- The Washington Times - Monday, February 24, 2014

Sometimes even a blind hog finds an acorn, and an unlikely press critic proves this humble proposition. Bill Maher, a famous purveyor of the politically correct who usually throws spitballs at conservatives, Christians and traditional values, thinks the Internet has destroyed the American culture. He would even bring back newspapers.

The water cooler is good now only for dispensing bottled water, he says, and not for the exchange of opinions, some intelligent and some not, because “as a culture, we don’t have enough in common any more.”

He doesn’t say anything about his own contributions to the damage of that culture. The targets of his vitriol usually range from A to B, and include nearly everyone who ever gathered around a water cooler with an opinion contrary to his own. He once even made a movie mocking the religious faith of the Founders and the builders of the exceptional nation.

Nevertheless, his point is a good one, and fair, as far as he goes.

Mr. Maher rails at the decline of news literacy, of thoughtful consideration of “the news,” and the Internet’s mindless pursuit of sensation, most of it trivial, tedious and irrelevant to anyone with a life. “News” on the Internet is often not news at all, because there’s no one to monitor information, to pick and choose what’s important and what’s not.

“Do you know what I saw on Yahoo’s front page this morning?” Mr. Maher asks. “No, you don’t, because mine isn’t the same as yours. People get a news feed now that just spits back customized stories based on what we’ve clicked on in the past … . Welcome to the brave new world of micro-targeting.”

Indeed, newspapers define their reach and breadth by identifying their readers by neighborhood and even zip code, and they know every subscribing household by name. Television networks use less precise methods and they can offer only a proximate number of viewers, maybe correct and maybe not. Internet numbers are even less precise, reckoning reach by the number of times someone opens an article, or “hits” it. “Hits” are the currency of the Internet. A lot of the currency is counterfeit. News sites are tempted to recycle rants, confident that the same people who hit a rant on Tuesday will hit it again on Wednesday. Advertisers can only beware.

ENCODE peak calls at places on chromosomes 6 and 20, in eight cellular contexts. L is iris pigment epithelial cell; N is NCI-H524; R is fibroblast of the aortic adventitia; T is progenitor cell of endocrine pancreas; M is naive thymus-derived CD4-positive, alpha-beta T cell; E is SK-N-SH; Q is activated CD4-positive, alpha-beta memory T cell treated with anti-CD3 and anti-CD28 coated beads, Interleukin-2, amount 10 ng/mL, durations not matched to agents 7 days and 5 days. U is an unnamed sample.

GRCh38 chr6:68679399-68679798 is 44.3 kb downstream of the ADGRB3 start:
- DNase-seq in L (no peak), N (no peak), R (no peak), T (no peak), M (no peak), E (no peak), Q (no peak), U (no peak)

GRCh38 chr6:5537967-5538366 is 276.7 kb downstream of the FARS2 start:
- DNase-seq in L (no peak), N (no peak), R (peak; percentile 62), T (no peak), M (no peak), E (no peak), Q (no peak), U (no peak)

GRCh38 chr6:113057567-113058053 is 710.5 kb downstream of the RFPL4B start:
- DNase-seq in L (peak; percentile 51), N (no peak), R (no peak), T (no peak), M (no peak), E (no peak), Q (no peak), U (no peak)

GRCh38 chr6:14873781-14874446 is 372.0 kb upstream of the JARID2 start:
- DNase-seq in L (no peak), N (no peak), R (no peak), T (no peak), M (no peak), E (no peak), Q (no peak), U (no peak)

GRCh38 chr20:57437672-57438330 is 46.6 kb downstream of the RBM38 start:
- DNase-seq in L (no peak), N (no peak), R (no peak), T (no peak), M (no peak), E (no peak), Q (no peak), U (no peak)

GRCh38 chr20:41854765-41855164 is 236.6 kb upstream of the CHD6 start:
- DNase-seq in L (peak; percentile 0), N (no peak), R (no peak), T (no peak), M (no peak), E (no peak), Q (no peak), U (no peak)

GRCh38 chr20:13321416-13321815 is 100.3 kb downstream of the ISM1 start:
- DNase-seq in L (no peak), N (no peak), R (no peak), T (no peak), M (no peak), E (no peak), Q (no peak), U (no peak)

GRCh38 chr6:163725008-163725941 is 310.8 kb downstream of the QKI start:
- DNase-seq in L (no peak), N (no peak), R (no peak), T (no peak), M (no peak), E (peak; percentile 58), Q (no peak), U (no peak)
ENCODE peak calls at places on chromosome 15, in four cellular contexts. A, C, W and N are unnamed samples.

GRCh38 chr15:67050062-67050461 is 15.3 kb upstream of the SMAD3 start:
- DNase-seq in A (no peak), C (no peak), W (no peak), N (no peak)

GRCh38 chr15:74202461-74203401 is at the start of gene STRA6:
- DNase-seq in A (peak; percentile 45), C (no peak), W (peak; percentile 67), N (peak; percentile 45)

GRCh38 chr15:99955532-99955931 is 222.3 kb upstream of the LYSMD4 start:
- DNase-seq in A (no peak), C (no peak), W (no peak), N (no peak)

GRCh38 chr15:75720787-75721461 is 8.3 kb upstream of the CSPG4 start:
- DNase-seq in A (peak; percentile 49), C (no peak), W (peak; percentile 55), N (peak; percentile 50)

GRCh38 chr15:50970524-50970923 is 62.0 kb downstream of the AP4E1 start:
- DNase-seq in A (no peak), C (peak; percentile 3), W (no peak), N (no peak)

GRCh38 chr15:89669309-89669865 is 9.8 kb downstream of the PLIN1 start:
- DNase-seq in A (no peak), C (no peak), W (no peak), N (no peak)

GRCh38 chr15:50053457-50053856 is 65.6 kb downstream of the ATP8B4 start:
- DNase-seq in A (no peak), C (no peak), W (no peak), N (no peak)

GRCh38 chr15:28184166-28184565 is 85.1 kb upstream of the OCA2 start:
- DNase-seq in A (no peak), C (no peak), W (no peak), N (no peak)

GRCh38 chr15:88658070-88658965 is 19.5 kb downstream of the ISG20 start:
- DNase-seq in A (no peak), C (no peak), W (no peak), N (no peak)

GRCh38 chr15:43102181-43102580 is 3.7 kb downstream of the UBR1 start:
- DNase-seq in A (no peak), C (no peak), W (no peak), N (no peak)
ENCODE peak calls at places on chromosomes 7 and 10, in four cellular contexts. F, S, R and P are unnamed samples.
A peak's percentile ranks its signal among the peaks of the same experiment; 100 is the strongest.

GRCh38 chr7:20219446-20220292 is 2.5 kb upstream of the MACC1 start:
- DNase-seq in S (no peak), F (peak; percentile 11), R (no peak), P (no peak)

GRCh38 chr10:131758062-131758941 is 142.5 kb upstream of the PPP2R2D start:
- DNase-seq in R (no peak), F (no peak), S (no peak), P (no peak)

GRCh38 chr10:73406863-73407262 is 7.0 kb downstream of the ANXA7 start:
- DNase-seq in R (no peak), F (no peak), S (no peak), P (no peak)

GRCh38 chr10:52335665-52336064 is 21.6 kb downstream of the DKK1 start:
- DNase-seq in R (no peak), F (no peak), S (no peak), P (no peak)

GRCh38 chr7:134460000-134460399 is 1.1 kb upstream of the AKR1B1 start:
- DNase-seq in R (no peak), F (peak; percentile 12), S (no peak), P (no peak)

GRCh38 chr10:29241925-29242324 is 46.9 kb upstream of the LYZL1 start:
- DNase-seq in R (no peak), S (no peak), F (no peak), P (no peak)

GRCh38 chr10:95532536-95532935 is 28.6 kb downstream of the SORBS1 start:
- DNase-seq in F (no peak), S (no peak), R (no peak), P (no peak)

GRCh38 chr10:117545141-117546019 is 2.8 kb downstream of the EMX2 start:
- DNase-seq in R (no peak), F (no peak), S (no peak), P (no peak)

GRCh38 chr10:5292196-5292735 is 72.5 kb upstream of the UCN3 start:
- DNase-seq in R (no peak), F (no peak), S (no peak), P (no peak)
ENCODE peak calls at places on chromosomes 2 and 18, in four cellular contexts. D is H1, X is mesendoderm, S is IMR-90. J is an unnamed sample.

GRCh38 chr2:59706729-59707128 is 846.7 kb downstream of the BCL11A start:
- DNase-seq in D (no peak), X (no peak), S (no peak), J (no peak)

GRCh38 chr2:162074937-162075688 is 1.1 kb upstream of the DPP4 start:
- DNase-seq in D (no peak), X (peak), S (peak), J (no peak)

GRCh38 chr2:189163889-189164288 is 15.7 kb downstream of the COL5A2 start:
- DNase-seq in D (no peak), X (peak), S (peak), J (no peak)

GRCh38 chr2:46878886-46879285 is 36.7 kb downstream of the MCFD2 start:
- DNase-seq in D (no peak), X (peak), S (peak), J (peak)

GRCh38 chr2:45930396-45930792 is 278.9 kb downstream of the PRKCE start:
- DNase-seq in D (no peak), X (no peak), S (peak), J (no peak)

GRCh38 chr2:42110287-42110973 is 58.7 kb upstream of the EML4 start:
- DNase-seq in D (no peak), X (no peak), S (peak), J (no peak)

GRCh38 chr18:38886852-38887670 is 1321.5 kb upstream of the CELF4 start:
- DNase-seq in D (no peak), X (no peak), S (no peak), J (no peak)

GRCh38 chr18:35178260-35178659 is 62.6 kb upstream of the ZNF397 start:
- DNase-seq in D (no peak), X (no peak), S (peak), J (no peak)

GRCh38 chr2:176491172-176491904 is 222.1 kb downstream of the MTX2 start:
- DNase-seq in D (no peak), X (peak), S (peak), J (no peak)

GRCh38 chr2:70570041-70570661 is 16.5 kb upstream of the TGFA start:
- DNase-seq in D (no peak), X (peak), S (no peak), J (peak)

Facebook (which sounds like the records a putty and plaster specialist might keep of his gruesome mortuary repairs) has a new gimmick to track how users consume their “news.” The app, called “Paper,” gives you only the news you want and nothing to upset or displease. Facebook calls it “the best personalized newspaper in the world.” It isn’t a newspaper at all, of course, but “customized news” to make sure a passive reader won’t ever run into anything to contradict what he thinks he already knows. This repeals the late Daniel Patrick Moynihan’s famous reminder, when he was a Democratic pillar of the U.S. Senate, that “everyone is entitled to his own opinion, but not to his own facts.”

Mr. Maher displays a grainy photograph — in black and white! — of people sitting on a subway train in New York City, and they’re all reading a newspaper. This was once commonplace. Some readers would be reading a right-wing version of the news in Hearst’s Journal-American or the Daily Mirror, and some a left-wing version in the old New York Post, which was indeed left-wing. But everyone aborbed a little heartburn to season his pleasure.

Fashions, like the times, change. The daily newspaper, once the king of the mountain and still the most reliable purveyor of the passing scene, has given way to something that does not always pretend to be the guardian of reality. Winston Churchill once excused wartime disinformation because sometimes “the truth must be protected by a bodyguard of lies.” No doubt sometimes true — hard times will make a monkey eat red pepper — but it’s not a reassuring slogan for a news site.

The editor of a prominent Internet news site once boasted to me that “the Internet, unlike a newspaper, is self-correcting because we can always correct an error at once, before any harm is done.” He sounded silly, but sincere. “So, if someone writes that you were once caught naked with both a live boy and a dead girl, you won’t mind as long as it’s corrected.” No, he said, that’s different. It always is.

Wesley Pruden is editor emeritus of The Washington Times.

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